Russia in the Caspian Region: An Attempt to Preserve an Inherited Role

Tomislava Penkova

Introduction

The Caspian Sea is believed to account for 10% of world gas and oil reserves, which makes it essential for the global energy market. Despite its energy bonanza and related attractiveness for Europe, Russia and Asia, the main feature of this region is that it has no direct access to the world market, implying that transport of gas and oil is very difficult. In other words, its geographical location is both its blessing (meaning a diversity of customers) and its curse (due to the problematic export of those riches which need an adequate infrastructure). The construction of new energy routes requires the passage through a number of states, which may be a source of tensions between major regional powers or may further fuel existing conflicts. Consequently the Caspian energy riches transform any economic considerations into (geo)political ones and vice versa. In fact, in this region there is an intricate relationship between the interests of producer, consumer and transit countries. For example, the political instability of the Middle East makes oil production in the Caspian region an alternative source for the West, reducing its dependence on the former region. This approach to the Caspian Basin signals a post-Cold War era trend of globalizing oil production. In this process, a chain of complementarity and interdependence is created between the role played by Western governments (consumers) and their multinational energy companies (ensuring movements of capital), producer countries which seek to define better their interests, independence and to increase economic benefits, and finally, transit countries which attempt to exploit their favourable geographic position. Moreover, some transit countries in the Caspian region also extract gas/oil and are therefore not eager to guarantee access to world markets for other regional competitors.1 There is also a question about the development timing of the most convenient distribution and transit of energy resources. Governments and (multi)national energy corporations are flexing their muscles in an attempt to realise their projects and sabotage alternative ones.

Against this multifaceted background, Russia tends to preserve and strengthen its influence over the Caspian region, with energy being its primary interest and focus of action. Other spheres of intervention such as the dispute over the legal status of the Caspian Sea and security concerns play an instrumental and complementary role in achieving its energy objectives. This is clearly stated in Russia’s 2000 Foreign Policy Doctrine[1] [2] which reads “Russia will work for the elaboration of such a status of the Caspian Sea as would enable the littoral states to launch mutually advantageous cooperation in using the region’s resources on a fair basis and taking into account the legitimate interests of each other. Viewing the Greater Mediterranean as a hub of such regions as the Middle East, the Black Sea, the Caucasus and the Caspian Sea basin, Russia intends to steer a purposeful course for turning it into a zone of peace, stability and good neighborliness [to] help advance Russian economic interests, including the choice of routes for important energy flows”. The strong emphasis on energy is due to the lack of other types of significant economic influence or interdependence[3] between Russia and the rest of the Caspian states. This fact explains Russia’s vehement defence of its energy interests and its refusal to be considered a secondary actor in the region. Moreover, Russia’s energy politics are a symbolic expression of its post-USSR identity, sensitivities and perceived role both in the region and in world affairs. In particular, Russia’s Caspian energy policy comprises four goals. First, the aim to maintain control over the development and extraction of Caspian oil and gas reserves, as well as over current or potential export routes from the Caspian Basin towards European and/or Asian markets in order to prevent diversification of supply as intended by the West. Second, to impose Russia’s solutions to regional disputes and promote Russian interests at the expense of those of its competitors. Third, to ensure Russian energy companies’ participation in regional projects and prevent Western rivals (US government and energy firms) from dictating the energy politics of this area. Fourth, to coordinate regional energy politics. Indeed the 2013 Russian Foreign Policy Doctrine affirms the need “to strengthen the mechanism of cooperation among the Caspian states on the basis of collectively taken decisions”[4] and so to rule out any external actor’s involvement in regional affairs. These goals are partly determined by the role and infrastructure that Russia inherited from the USSR but they are also partly due to the challenge that Russia faces today, namely to design its new regional role without losing the positive aspects of its traditional positions.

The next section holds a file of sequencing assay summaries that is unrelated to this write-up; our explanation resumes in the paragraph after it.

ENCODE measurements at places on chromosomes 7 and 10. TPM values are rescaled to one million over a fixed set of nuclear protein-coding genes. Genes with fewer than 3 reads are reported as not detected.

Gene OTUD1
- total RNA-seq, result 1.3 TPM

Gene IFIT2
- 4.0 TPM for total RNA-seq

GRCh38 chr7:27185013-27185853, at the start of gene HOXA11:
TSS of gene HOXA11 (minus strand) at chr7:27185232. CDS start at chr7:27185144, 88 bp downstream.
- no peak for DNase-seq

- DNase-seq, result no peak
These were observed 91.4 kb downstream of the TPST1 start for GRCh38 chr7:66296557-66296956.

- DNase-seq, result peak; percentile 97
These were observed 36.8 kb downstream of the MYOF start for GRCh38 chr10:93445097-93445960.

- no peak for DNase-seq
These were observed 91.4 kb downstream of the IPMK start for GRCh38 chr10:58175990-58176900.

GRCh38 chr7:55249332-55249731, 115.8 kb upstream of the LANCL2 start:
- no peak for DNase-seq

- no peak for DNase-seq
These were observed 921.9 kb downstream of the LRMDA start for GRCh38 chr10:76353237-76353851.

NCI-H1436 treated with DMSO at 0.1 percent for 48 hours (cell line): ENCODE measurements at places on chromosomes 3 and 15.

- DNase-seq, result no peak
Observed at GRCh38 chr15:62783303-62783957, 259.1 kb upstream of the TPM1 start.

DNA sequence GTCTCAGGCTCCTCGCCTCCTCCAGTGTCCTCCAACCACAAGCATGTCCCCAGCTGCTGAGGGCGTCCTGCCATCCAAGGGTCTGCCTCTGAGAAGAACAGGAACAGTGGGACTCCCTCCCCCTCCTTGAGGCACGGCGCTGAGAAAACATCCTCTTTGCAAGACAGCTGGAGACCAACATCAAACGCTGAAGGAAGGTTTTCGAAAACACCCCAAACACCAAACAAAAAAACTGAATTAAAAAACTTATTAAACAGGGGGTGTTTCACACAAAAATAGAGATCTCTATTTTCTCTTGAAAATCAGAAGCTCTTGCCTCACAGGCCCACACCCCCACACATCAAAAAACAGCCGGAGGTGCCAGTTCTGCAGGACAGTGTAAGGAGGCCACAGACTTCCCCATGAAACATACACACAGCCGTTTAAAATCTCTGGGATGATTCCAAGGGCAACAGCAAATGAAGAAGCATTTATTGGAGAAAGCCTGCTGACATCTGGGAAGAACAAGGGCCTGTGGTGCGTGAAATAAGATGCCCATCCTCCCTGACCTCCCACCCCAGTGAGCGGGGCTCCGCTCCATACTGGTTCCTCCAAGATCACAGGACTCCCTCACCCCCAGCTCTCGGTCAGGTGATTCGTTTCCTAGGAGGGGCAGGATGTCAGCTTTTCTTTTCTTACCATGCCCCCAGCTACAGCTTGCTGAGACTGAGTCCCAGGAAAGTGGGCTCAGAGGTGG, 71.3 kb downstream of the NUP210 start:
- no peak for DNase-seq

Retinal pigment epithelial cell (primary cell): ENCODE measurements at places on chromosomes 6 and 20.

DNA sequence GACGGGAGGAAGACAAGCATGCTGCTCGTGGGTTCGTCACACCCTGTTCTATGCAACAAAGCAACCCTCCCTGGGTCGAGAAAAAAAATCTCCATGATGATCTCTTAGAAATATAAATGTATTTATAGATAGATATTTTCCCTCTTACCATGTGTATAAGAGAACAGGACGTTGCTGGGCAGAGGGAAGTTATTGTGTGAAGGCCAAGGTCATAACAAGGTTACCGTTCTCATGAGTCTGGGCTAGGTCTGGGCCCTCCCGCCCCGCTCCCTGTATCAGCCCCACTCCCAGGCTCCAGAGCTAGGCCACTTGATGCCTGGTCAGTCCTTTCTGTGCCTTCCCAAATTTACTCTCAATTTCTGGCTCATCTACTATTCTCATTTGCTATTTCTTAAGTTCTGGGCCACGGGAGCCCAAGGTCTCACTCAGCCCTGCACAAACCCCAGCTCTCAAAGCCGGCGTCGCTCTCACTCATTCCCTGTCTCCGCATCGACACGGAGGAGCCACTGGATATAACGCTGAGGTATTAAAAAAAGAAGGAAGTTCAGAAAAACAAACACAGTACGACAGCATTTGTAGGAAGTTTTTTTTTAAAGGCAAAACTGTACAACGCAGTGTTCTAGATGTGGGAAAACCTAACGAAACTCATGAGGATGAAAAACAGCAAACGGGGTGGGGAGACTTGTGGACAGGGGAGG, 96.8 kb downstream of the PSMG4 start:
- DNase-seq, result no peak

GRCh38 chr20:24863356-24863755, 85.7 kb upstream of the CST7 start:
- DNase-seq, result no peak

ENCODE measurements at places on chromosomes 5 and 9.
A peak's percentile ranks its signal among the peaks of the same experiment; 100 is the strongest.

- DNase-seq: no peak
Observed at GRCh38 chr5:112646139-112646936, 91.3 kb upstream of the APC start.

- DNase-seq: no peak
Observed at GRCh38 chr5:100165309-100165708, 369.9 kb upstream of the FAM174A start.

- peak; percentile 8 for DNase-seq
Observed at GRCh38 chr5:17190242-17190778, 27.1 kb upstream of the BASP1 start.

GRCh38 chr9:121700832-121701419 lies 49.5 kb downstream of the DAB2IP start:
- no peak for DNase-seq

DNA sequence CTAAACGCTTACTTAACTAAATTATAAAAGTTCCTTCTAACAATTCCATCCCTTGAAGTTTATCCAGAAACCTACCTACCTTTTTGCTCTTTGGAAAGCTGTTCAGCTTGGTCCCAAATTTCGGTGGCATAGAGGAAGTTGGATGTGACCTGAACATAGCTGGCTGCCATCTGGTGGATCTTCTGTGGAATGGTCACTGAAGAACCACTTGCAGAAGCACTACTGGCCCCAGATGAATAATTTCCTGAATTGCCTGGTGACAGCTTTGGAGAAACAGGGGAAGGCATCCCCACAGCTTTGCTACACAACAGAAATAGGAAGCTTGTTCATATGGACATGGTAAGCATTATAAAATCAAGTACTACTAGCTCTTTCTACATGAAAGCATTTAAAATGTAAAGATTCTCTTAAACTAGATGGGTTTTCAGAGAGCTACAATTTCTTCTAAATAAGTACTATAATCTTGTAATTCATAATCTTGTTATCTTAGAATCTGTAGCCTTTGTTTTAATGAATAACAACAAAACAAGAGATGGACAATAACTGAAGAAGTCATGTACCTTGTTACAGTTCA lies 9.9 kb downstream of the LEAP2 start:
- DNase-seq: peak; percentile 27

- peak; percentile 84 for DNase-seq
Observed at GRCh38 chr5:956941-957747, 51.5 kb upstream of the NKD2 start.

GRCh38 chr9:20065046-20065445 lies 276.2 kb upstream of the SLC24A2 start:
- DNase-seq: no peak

• [1] A. Petersen, Russia, China and the geopolitics of energy in Central Asia, Centre for European Reform, 2012,p. 38.
  • [2] For the full text version, see http://www.fas.org/nuke/guide/russia/doctrine/econcept.htm.
  • [3] A. Kazantsev, “Russian policy in Central Asia and the Caspian Sea region”, Europe-Asia Studies, vol. 60,issue 6, 2008, p. 1086.
  • [4] For the full text, see http://www.mid.rU/brp_4.nsf/0/76389FEC168189ED44257B2E0039B16D.
 
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